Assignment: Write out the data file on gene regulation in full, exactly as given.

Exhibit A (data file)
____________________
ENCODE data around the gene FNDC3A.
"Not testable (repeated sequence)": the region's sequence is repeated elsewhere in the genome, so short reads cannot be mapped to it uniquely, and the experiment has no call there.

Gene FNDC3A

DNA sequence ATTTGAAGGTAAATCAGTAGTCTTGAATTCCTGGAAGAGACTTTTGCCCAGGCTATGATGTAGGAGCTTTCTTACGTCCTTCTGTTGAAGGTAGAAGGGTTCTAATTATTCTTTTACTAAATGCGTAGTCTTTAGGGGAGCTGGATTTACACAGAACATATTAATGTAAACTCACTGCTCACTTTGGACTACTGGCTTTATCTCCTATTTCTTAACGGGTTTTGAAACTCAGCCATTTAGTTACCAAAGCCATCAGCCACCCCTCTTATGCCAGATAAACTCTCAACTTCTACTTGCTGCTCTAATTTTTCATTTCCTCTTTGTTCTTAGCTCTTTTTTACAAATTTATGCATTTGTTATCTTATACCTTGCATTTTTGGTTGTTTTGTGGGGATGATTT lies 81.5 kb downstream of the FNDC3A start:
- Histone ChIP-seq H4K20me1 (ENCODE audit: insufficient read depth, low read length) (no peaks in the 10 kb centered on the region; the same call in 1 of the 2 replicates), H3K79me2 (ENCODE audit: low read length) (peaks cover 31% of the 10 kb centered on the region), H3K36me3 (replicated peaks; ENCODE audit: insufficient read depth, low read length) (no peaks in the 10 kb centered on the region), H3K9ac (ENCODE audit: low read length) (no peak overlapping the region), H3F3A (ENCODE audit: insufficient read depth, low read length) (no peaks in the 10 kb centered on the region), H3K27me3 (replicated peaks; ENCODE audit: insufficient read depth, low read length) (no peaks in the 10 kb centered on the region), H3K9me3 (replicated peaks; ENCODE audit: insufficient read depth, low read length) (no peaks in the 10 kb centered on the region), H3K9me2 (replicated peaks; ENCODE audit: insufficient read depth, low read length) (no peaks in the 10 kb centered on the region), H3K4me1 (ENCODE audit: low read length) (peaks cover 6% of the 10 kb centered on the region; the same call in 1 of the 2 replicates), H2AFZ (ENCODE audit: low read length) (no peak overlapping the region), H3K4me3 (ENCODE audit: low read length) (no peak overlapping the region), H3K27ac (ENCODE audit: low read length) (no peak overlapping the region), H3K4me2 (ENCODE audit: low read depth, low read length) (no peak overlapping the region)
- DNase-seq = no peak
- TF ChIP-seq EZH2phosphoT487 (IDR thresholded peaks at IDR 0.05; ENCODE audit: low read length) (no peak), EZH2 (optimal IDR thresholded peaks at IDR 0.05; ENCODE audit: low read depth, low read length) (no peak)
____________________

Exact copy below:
ENCODE data around the gene FNDC3A.
"Not testable (repeated sequence)": the region's sequence is repeated elsewhere in the genome, so short reads cannot be mapped to it uniquely, and the experiment has no call there.

Gene FNDC3A

DNA sequence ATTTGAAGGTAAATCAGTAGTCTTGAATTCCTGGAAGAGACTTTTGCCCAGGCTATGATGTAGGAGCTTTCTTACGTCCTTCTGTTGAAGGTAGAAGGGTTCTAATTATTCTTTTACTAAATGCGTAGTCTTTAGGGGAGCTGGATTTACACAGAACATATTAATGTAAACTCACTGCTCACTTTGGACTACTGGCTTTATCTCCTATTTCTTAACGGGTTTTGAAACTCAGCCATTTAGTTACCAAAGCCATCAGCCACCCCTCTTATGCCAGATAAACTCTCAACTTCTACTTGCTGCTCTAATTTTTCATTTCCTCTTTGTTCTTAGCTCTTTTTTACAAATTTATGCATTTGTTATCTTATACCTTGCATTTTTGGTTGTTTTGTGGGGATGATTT lies 81.5 kb downstream of the FNDC3A start:
- Histone ChIP-seq H4K20me1 (ENCODE audit: insufficient read depth, low read length) (no peaks in the 10 kb centered on the region; the same call in 1 of the 2 replicates), H3K79me2 (ENCODE audit: low read length) (peaks cover 31% of the 10 kb centered on the region), H3K36me3 (replicated peaks; ENCODE audit: insufficient read depth, low read length) (no peaks in the 10 kb centered on the region), H3K9ac (ENCODE audit: low read length) (no peak overlapping the region), H3F3A (ENCODE audit: insufficient read depth, low read length) (no peaks in the 10 kb centered on the region), H3K27me3 (replicated peaks; ENCODE audit: insufficient read depth, low read length) (no peaks in the 10 kb centered on the region), H3K9me3 (replicated peaks; ENCODE audit: insufficient read depth, low read length) (no peaks in the 10 kb centered on the region), H3K9me2 (replicated peaks; ENCODE audit: insufficient read depth, low read length) (no peaks in the 10 kb centered on the region), H3K4me1 (ENCODE audit: low read length) (peaks cover 6% of the 10 kb centered on the region; the same call in 1 of the 2 replicates), H2AFZ (ENCODE audit: low read length) (no peak overlapping the region), H3K4me3 (ENCODE audit: low read length) (no peak overlapping the region), H3K27ac (ENCODE audit: low read length) (no peak overlapping the region), H3K4me2 (ENCODE audit: low read depth, low read length) (no peak overlapping the region)
- DNase-seq = no peak
- TF ChIP-seq EZH2phosphoT487 (IDR thresholded peaks at IDR 0.05; ENCODE audit: low read length) (no peak), EZH2 (optimal IDR thresholded peaks at IDR 0.05; ENCODE audit: low read depth, low read length) (no peak)